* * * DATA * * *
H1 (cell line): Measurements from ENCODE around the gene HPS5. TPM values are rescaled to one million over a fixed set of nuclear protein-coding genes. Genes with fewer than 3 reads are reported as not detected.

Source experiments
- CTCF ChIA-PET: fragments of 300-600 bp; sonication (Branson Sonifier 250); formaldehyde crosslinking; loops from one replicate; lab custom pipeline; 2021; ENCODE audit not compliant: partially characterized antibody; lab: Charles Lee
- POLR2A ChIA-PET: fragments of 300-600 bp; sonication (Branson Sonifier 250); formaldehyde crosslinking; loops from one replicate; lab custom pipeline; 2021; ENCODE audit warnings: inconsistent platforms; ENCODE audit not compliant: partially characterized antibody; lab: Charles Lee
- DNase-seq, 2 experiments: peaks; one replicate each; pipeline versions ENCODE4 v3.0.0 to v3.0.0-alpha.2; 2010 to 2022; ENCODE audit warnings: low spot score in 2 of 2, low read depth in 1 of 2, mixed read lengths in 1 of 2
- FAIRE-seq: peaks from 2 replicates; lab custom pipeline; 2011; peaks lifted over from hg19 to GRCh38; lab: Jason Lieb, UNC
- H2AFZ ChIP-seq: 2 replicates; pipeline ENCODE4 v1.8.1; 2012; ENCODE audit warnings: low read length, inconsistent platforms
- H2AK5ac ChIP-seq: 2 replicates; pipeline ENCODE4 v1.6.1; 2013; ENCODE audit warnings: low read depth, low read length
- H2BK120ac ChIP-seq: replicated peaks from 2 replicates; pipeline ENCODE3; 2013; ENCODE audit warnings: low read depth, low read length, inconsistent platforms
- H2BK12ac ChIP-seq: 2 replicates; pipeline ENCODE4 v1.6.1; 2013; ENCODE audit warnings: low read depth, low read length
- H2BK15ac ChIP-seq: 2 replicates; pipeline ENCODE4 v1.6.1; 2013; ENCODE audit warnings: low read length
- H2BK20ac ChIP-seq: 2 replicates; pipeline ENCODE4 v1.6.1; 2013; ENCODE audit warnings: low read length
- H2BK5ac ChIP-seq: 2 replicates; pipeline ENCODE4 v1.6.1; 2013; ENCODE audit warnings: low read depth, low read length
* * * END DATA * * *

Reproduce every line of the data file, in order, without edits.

H1 (cell line): Measurements from ENCODE around the gene HPS5. TPM values are rescaled to one million over a fixed set of nuclear protein-coding genes. Genes with fewer than 3 reads are reported as not detected.

Source experiments
- CTCF ChIA-PET: fragments of 300-600 bp; sonication (Branson Sonifier 250); formaldehyde crosslinking; loops from one replicate; lab custom pipeline; 2021; ENCODE audit not compliant: partially characterized antibody; lab: Charles Lee
- POLR2A ChIA-PET: fragments of 300-600 bp; sonication (Branson Sonifier 250); formaldehyde crosslinking; loops from one replicate; lab custom pipeline; 2021; ENCODE audit warnings: inconsistent platforms; ENCODE audit not compliant: partially characterized antibody; lab: Charles Lee
- DNase-seq, 2 experiments: peaks; one replicate each; pipeline versions ENCODE4 v3.0.0 to v3.0.0-alpha.2; 2010 to 2022; ENCODE audit warnings: low spot score in 2 of 2, low read depth in 1 of 2, mixed read lengths in 1 of 2
- FAIRE-seq: peaks from 2 replicates; lab custom pipeline; 2011; peaks lifted over from hg19 to GRCh38; lab: Jason Lieb, UNC
- H2AFZ ChIP-seq: 2 replicates; pipeline ENCODE4 v1.8.1; 2012; ENCODE audit warnings: low read length, inconsistent platforms
- H2AK5ac ChIP-seq: 2 replicates; pipeline ENCODE4 v1.6.1; 2013; ENCODE audit warnings: low read depth, low read length
- H2BK120ac ChIP-seq: replicated peaks from 2 replicates; pipeline ENCODE3; 2013; ENCODE audit warnings: low read depth, low read length, inconsistent platforms
- H2BK12ac ChIP-seq: 2 replicates; pipeline ENCODE4 v1.6.1; 2013; ENCODE audit warnings: low read depth, low read length
- H2BK15ac ChIP-seq: 2 replicates; pipeline ENCODE4 v1.6.1; 2013; ENCODE audit warnings: low read length
- H2BK20ac ChIP-seq: 2 replicates; pipeline ENCODE4 v1.6.1; 2013; ENCODE audit warnings: low read length
- H2BK5ac ChIP-seq: 2 replicates; pipeline ENCODE4 v1.6.1; 2013; ENCODE audit warnings: low read depth, low read length